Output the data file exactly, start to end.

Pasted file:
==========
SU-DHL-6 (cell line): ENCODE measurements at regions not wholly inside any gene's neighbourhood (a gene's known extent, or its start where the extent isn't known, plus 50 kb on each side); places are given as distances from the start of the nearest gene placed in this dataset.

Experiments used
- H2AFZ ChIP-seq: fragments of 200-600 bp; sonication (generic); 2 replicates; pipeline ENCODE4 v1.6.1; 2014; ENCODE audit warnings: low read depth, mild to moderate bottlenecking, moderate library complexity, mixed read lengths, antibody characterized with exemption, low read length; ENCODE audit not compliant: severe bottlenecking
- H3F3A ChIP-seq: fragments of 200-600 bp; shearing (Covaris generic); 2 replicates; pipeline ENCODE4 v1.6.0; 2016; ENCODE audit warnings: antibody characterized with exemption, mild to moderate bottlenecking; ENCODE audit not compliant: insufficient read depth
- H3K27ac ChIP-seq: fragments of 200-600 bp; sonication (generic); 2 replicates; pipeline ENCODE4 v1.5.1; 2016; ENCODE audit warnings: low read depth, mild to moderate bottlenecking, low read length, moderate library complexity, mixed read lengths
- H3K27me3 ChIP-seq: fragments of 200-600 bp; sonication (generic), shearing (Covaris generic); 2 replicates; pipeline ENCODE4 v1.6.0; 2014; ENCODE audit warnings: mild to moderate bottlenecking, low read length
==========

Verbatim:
SU-DHL-6 (cell line): ENCODE measurements at regions not wholly inside any gene's neighbourhood (a gene's known extent, or its start where the extent isn't known, plus 50 kb on each side); places are given as distances from the start of the nearest gene placed in this dataset.

Experiments used
- H2AFZ ChIP-seq: fragments of 200-600 bp; sonication (generic); 2 replicates; pipeline ENCODE4 v1.6.1; 2014; ENCODE audit warnings: low read depth, mild to moderate bottlenecking, moderate library complexity, mixed read lengths, antibody characterized with exemption, low read length; ENCODE audit not compliant: severe bottlenecking
- H3F3A ChIP-seq: fragments of 200-600 bp; shearing (Covaris generic); 2 replicates; pipeline ENCODE4 v1.6.0; 2016; ENCODE audit warnings: antibody characterized with exemption, mild to moderate bottlenecking; ENCODE audit not compliant: insufficient read depth
- H3K27ac ChIP-seq: fragments of 200-600 bp; sonication (generic); 2 replicates; pipeline ENCODE4 v1.5.1; 2016; ENCODE audit warnings: low read depth, mild to moderate bottlenecking, low read length, moderate library complexity, mixed read lengths
- H3K27me3 ChIP-seq: fragments of 200-600 bp; sonication (generic), shearing (Covaris generic); 2 replicates; pipeline ENCODE4 v1.6.0; 2014; ENCODE audit warnings: mild to moderate bottlenecking, low read length